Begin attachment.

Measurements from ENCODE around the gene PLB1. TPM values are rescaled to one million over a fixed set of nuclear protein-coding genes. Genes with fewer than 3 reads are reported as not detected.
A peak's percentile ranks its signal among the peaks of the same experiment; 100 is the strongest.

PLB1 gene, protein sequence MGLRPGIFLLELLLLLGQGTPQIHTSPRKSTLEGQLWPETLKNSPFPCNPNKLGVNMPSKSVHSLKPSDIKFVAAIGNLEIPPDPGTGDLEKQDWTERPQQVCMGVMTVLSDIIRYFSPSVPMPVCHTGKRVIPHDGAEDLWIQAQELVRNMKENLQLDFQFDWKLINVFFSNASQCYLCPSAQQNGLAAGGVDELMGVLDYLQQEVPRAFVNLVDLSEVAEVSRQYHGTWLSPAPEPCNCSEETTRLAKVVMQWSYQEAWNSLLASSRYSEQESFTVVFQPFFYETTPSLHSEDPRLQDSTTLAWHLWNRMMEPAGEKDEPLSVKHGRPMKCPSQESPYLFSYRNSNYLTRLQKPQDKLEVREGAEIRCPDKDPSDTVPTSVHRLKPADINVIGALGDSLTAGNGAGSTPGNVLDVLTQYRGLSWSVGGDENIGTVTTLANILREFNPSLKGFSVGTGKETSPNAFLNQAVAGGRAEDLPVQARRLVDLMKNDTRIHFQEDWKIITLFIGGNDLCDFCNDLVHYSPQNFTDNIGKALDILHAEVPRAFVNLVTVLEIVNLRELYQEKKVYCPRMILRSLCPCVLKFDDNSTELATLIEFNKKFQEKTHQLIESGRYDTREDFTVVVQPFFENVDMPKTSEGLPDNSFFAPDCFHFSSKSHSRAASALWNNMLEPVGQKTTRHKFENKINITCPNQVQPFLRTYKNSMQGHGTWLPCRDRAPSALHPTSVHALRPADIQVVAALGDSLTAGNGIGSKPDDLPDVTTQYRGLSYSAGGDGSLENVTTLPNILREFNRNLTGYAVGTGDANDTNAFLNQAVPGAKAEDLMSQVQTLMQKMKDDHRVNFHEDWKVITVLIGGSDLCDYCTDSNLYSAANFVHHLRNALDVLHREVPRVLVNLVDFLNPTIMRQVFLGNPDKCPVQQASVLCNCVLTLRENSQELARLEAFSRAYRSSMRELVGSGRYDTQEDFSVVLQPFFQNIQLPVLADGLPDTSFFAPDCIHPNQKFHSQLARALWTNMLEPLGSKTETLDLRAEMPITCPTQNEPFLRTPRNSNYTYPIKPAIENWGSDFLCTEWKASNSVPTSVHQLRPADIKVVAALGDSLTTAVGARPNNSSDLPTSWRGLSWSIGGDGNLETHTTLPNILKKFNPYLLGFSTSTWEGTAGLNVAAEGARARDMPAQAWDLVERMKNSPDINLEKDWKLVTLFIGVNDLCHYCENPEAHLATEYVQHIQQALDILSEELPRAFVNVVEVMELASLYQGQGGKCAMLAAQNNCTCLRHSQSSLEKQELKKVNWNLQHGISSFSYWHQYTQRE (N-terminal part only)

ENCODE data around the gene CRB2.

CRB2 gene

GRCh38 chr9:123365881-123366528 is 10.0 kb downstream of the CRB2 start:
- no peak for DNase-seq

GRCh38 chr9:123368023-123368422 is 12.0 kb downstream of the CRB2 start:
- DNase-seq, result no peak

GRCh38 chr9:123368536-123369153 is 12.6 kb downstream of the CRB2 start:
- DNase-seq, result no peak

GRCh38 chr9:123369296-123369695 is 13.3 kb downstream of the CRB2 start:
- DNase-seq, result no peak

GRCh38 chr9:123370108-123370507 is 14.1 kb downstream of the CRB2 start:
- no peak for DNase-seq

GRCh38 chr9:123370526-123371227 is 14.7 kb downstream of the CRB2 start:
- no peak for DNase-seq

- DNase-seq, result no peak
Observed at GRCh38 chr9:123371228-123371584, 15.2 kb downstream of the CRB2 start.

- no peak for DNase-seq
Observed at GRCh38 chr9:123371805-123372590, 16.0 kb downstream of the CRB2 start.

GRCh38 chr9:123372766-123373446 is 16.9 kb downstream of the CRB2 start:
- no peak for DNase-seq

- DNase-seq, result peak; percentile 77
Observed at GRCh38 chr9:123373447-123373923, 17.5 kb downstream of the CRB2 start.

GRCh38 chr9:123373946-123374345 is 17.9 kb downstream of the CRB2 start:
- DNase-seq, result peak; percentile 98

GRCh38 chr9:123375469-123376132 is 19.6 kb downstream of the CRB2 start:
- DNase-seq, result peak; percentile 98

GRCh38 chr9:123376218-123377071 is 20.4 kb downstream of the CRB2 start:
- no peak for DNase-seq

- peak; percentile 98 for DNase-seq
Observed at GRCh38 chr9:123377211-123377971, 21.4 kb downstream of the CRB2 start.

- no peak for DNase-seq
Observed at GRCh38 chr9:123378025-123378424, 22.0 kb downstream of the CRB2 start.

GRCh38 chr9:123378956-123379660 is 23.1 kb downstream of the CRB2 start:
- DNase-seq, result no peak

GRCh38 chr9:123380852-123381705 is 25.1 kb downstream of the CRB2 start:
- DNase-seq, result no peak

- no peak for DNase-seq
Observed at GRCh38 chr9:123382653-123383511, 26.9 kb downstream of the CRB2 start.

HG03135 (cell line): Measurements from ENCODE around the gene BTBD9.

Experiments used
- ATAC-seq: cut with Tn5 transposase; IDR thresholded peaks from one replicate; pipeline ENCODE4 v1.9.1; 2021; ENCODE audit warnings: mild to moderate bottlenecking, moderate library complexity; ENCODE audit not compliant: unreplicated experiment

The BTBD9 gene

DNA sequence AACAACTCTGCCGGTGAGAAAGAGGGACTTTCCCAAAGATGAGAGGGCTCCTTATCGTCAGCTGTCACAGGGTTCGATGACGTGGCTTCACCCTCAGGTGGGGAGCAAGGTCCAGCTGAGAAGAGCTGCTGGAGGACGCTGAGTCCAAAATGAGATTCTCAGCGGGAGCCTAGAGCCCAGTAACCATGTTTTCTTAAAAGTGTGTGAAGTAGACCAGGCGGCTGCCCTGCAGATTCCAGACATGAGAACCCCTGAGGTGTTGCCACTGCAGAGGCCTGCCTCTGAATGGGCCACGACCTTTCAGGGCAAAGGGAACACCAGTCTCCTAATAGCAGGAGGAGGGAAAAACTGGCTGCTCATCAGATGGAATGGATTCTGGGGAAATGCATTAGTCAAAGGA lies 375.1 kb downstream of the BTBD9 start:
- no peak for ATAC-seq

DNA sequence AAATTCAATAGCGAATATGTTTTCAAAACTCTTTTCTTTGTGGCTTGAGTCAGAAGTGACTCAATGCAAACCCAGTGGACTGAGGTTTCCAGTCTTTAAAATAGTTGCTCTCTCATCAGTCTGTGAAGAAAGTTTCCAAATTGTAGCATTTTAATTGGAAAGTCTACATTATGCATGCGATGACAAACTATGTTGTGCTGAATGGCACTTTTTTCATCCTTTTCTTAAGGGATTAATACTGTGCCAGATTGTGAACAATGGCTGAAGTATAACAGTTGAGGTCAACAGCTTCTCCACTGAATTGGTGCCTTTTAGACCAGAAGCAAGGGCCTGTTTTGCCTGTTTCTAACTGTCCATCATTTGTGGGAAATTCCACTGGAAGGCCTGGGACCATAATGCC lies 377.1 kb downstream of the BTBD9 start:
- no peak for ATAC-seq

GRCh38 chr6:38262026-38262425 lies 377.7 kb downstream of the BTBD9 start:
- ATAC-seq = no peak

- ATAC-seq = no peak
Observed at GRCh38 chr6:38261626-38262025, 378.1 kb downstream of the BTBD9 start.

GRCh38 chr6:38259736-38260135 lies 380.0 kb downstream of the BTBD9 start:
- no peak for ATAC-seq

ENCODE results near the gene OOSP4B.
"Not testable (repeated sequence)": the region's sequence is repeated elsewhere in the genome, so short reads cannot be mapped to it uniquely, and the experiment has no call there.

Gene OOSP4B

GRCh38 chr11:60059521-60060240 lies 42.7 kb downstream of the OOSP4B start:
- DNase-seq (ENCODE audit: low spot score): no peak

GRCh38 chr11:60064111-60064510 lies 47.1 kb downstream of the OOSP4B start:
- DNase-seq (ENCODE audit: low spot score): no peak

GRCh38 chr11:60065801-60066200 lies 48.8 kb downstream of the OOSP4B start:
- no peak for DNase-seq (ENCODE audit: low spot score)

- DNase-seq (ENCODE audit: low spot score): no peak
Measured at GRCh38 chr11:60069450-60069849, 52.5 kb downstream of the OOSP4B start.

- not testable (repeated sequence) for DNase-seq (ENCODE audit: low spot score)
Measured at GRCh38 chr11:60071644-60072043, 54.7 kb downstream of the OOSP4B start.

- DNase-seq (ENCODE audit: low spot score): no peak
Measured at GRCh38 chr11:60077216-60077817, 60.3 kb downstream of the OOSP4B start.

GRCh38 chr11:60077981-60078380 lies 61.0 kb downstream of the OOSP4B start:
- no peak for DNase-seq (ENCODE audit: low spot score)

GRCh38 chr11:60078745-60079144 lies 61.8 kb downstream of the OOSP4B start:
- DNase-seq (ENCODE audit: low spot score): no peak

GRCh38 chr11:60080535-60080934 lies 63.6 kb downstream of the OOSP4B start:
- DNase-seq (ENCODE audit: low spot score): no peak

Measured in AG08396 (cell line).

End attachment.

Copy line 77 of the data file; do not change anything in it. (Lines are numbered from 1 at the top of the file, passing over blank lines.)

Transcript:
Measured in AG08396 (cell line).